ABSTRACT: The contrast enhancement of pulmonary nodules is a differential diagnostic criterion which can be helpful in staging investigations. To investigate the impact of dual-energy computed tomography (DECT) with regards to the evaluation of pulmonary nodules with emphasis on metastatic lesions. DECT scans of the thorax were performed in 70 consecutive patients. Data of the lung were acquired in the arterial and in delayed venous phase. The virtual native and overlay image data based on arterial and delayed venous phase of these lesions were compared using CT density values (HU) within the nodule tested for statistical significance. A total of 156 pulmonary lesions ≥5 mm were identified on 70 DECT scans. There were no significant differences between the CT-value measurements in the virtual native images based on the arterial and delayed venous phase (27.9+/-3.9 HU vs.28.1+/-4.2 HU, P = 0.89) and between the CT-value measurements in the overlay images based on the arterial und delayed venous phase (35.5+/-6.8 HU vs. 36.6+/-5.0 HU, P = 0.75). Metastases of colorectal carcinoma (51.4+/-9.4 HU vs. 32.5+/-8.9 HU, P = 0.0001), malignant melanoma (56.1+/-6.4 HU vs. 34.2+/-1.6 HU, P = 0.0045), and thyroid cancer (53.5+/-15.5 HU vs. 15.7+/-4.2 HU, P = 0.001) showed a distinct wash-out, whereas metastases of lung cancer (23.1+/-6.3 HU vs. 58.6+/-4.8 HU, P = 0.001), salivary gland cancer (41.4+/-20.3 HU vs. 65.7+/-15.7 HU, P = 0.023), and sarcoma (56.2+/-7.4 HU vs. 90.2+/-3.4 HU, P = 0.001) had an increased enhancement in the delayed venous phase. The contrast enhancement behavior of pulmonary metastases can be evaluated with DECT and depends on the type of the primary malignant tumor. © The Foundation Acta Radiologica 2015 Reprints and permissions: sagepub.co.uk/journalsPermissions.nav.
    Acta Radiologica 04/2015; DOI:10.1177/0284185115582060 · 1.35 Impact Factor
  • RöFo - Fortschritte auf dem Gebiet der R 04/2015; 187(S 01). DOI:10.1055/s-0035-1551125 · 1.96 Impact Factor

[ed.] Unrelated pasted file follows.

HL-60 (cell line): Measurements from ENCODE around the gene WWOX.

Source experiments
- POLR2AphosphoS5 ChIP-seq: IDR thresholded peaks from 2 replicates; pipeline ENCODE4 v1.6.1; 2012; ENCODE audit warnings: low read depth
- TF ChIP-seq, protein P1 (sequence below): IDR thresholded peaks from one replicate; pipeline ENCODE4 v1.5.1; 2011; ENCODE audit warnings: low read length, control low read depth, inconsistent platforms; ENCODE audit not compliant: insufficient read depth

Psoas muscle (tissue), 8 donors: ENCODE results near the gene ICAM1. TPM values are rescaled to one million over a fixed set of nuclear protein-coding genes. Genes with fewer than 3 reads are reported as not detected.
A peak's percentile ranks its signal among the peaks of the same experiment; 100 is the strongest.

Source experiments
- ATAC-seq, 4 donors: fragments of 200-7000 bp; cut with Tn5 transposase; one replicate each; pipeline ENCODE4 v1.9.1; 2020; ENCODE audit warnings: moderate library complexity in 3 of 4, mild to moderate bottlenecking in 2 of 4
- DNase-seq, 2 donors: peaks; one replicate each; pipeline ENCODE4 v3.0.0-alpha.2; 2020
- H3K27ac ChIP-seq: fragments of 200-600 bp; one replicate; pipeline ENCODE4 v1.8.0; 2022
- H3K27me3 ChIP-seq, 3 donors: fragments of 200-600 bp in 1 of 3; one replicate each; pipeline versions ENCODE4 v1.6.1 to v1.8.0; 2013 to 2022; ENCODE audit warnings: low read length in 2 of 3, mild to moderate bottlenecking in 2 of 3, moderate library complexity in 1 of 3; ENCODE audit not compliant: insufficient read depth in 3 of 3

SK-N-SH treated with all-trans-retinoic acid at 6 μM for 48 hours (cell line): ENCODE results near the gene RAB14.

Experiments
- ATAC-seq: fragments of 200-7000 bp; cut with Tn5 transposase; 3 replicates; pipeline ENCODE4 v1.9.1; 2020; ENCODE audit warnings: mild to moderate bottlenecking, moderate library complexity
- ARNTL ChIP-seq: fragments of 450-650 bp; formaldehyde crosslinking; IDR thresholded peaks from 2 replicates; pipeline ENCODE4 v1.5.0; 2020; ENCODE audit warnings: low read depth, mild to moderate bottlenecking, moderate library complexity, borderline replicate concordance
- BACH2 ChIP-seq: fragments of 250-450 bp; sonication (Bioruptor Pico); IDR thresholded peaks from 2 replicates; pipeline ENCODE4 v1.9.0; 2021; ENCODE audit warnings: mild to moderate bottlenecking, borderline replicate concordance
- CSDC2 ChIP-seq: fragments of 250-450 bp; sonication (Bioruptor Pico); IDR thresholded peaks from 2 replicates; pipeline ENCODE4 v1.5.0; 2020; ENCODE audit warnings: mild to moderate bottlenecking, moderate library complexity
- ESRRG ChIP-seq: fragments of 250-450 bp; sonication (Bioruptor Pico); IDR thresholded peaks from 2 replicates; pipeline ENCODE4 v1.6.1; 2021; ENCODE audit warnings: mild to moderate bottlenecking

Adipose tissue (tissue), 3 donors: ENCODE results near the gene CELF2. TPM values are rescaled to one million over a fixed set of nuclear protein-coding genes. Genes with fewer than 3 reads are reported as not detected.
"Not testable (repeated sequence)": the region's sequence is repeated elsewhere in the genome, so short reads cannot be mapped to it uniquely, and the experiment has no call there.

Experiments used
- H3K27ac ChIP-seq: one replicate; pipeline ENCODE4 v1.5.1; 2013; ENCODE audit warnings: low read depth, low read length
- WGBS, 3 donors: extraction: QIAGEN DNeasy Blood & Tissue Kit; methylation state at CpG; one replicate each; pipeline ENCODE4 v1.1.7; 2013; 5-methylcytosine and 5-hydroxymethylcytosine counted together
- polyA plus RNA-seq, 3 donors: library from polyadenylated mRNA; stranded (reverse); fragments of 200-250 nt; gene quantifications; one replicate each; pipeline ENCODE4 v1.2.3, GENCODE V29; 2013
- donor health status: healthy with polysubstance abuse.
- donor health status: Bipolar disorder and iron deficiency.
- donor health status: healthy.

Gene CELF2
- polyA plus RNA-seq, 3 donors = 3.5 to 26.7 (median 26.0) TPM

• RöFo - Fortschritte auf dem Gebiet der R 04/2015; 187(S 01). DOI:10.1055/s-0035-1551286 · 1.96 Impact Factor
  • RöFo - Fortschritte auf dem Gebiet der R 04/2015; 187(S 01). DOI:10.1055/s-0035-1550911 · 1.96 Impact Factor
  • RöFo - Fortschritte auf dem Gebiet der R 04/2015; 187(S 01). DOI:10.1055/s-0035-1550907 · 1.96 Impact Factor
  • RöFo - Fortschritte auf dem Gebiet der R 04/2015; 187(S 01). DOI:10.1055/s-0035-1550909 · 1.96 Impact Factor
  • RöFo - Fortschritte auf dem Gebiet der R 04/2015; 187(S 01). DOI:10.1055/s-0035-1551222 · 1.96 Impact Factor
  • RöFo - Fortschritte auf dem Gebiet der R 04/2015; 187(S 01). DOI:10.1055/s-0035-1551248 · 1.96 Impact Factor
  • Source
    [Show abstract] [Hide abstract]
    ABSTRACT: To survey the perceived indications for magnetic resonance imaging of the small bowel (MRE) by experts, when MR enteroclysis (MREc) or MR enterography (MREg) may be chosen, and to determine how the approach to MRE is modified when general anaesthesia (GA) is required. Selected opinion leaders in MRE completed a questionnaire that included clinical indications (MREg or MREc), specifics regarding administration of enteral contrast, and how the technique is altered to accommodate GA. Fourteen responded. Only the diagnosis and follow-up of Crohn's disease were considered by over 80 % as a valid MRE indication. The remaining indications ranged between 35.7 % for diagnosis of caeliac disease and unknown sources of gastrointestinal bleeding to 78.6 % for motility disorders. The majority chose MREg over MREc for all indications (from 100 % for follow-up of caeliac disease to 57.7 % for tumour diagnosis). Fifty per cent of responders had needed to consider MRE under GA. The most commonly recommended procedural change was MRI without enteral distention. Three had experience with intubation under GA (MREc modification). Views were variable. Requests for MRE under GA are not uncommon. Presently most opinion leaders suggest standard abdominal MRI when GA is required. • Experts are using MRE for various indications. • Requests for MRE under general anaesthesia are not uncommon. • Some radiologists employ MREc under general anaesthesia; others do not distend the small bowel.
    04/2015; DOI:10.1007/s13244-015-0384-2
  • Source
    [Show abstract] [Hide abstract]